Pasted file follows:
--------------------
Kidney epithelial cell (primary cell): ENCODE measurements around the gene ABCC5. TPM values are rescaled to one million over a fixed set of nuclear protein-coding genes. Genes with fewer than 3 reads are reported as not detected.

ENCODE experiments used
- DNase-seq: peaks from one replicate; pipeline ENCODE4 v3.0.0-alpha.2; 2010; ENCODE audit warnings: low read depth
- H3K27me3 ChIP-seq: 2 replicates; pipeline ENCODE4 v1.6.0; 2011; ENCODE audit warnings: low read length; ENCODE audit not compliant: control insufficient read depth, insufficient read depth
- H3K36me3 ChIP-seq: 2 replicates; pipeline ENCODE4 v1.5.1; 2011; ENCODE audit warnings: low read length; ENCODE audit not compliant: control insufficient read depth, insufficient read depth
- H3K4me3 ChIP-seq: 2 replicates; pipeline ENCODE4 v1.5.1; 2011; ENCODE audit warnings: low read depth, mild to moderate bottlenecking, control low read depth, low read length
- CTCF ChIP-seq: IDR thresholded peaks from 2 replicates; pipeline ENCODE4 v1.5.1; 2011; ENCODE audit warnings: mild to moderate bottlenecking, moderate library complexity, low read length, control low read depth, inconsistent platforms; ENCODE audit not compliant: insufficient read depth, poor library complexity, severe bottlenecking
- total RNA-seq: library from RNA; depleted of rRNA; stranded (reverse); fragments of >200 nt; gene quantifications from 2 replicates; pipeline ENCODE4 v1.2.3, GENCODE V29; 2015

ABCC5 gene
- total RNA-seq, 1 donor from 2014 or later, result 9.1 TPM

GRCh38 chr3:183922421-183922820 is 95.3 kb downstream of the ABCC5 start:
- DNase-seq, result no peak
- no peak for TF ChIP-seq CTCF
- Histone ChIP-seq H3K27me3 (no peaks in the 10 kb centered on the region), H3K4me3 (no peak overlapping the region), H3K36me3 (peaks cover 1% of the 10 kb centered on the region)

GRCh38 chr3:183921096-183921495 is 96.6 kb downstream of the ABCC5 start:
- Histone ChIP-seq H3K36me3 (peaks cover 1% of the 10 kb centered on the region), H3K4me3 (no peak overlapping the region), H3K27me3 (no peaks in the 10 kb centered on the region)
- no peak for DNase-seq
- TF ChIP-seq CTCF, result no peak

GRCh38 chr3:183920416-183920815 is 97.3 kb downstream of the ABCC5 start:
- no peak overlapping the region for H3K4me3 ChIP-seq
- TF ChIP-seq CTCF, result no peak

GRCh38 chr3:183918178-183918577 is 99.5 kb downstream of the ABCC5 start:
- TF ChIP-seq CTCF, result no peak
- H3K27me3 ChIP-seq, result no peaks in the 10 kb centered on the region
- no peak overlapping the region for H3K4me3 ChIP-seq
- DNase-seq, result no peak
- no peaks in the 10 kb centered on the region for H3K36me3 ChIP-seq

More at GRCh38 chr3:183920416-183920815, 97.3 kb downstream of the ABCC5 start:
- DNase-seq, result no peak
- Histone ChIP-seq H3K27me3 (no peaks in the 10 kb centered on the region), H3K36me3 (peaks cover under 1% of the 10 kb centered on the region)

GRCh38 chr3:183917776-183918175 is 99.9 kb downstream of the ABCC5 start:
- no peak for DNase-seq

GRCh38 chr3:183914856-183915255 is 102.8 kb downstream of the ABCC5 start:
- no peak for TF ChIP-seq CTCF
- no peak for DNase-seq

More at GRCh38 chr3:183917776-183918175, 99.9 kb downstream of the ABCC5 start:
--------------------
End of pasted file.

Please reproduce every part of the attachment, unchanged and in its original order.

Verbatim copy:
Kidney epithelial cell (primary cell): ENCODE measurements around the gene ABCC5. TPM values are rescaled to one million over a fixed set of nuclear protein-coding genes. Genes with fewer than 3 reads are reported as not detected.

ENCODE experiments used
- DNase-seq: peaks from one replicate; pipeline ENCODE4 v3.0.0-alpha.2; 2010; ENCODE audit warnings: low read depth
- H3K27me3 ChIP-seq: 2 replicates; pipeline ENCODE4 v1.6.0; 2011; ENCODE audit warnings: low read length; ENCODE audit not compliant: control insufficient read depth, insufficient read depth
- H3K36me3 ChIP-seq: 2 replicates; pipeline ENCODE4 v1.5.1; 2011; ENCODE audit warnings: low read length; ENCODE audit not compliant: control insufficient read depth, insufficient read depth
- H3K4me3 ChIP-seq: 2 replicates; pipeline ENCODE4 v1.5.1; 2011; ENCODE audit warnings: low read depth, mild to moderate bottlenecking, control low read depth, low read length
- CTCF ChIP-seq: IDR thresholded peaks from 2 replicates; pipeline ENCODE4 v1.5.1; 2011; ENCODE audit warnings: mild to moderate bottlenecking, moderate library complexity, low read length, control low read depth, inconsistent platforms; ENCODE audit not compliant: insufficient read depth, poor library complexity, severe bottlenecking
- total RNA-seq: library from RNA; depleted of rRNA; stranded (reverse); fragments of >200 nt; gene quantifications from 2 replicates; pipeline ENCODE4 v1.2.3, GENCODE V29; 2015

ABCC5 gene
- total RNA-seq, 1 donor from 2014 or later, result 9.1 TPM

GRCh38 chr3:183922421-183922820 is 95.3 kb downstream of the ABCC5 start:
- DNase-seq, result no peak
- no peak for TF ChIP-seq CTCF
- Histone ChIP-seq H3K27me3 (no peaks in the 10 kb centered on the region), H3K4me3 (no peak overlapping the region), H3K36me3 (peaks cover 1% of the 10 kb centered on the region)

GRCh38 chr3:183921096-183921495 is 96.6 kb downstream of the ABCC5 start:
- Histone ChIP-seq H3K36me3 (peaks cover 1% of the 10 kb centered on the region), H3K4me3 (no peak overlapping the region), H3K27me3 (no peaks in the 10 kb centered on the region)
- no peak for DNase-seq
- TF ChIP-seq CTCF, result no peak

GRCh38 chr3:183920416-183920815 is 97.3 kb downstream of the ABCC5 start:
- no peak overlapping the region for H3K4me3 ChIP-seq
- TF ChIP-seq CTCF, result no peak

GRCh38 chr3:183918178-183918577 is 99.5 kb downstream of the ABCC5 start:
- TF ChIP-seq CTCF, result no peak
- H3K27me3 ChIP-seq, result no peaks in the 10 kb centered on the region
- no peak overlapping the region for H3K4me3 ChIP-seq
- DNase-seq, result no peak
- no peaks in the 10 kb centered on the region for H3K36me3 ChIP-seq

More at GRCh38 chr3:183920416-183920815, 97.3 kb downstream of the ABCC5 start:
- DNase-seq, result no peak
- Histone ChIP-seq H3K27me3 (no peaks in the 10 kb centered on the region), H3K36me3 (peaks cover under 1% of the 10 kb centered on the region)

GRCh38 chr3:183917776-183918175 is 99.9 kb downstream of the ABCC5 start:
- no peak for DNase-seq

GRCh38 chr3:183914856-183915255 is 102.8 kb downstream of the ABCC5 start:
- no peak for TF ChIP-seq CTCF
- no peak for DNase-seq

More at GRCh38 chr3:183917776-183918175, 99.9 kb downstream of the ABCC5 start: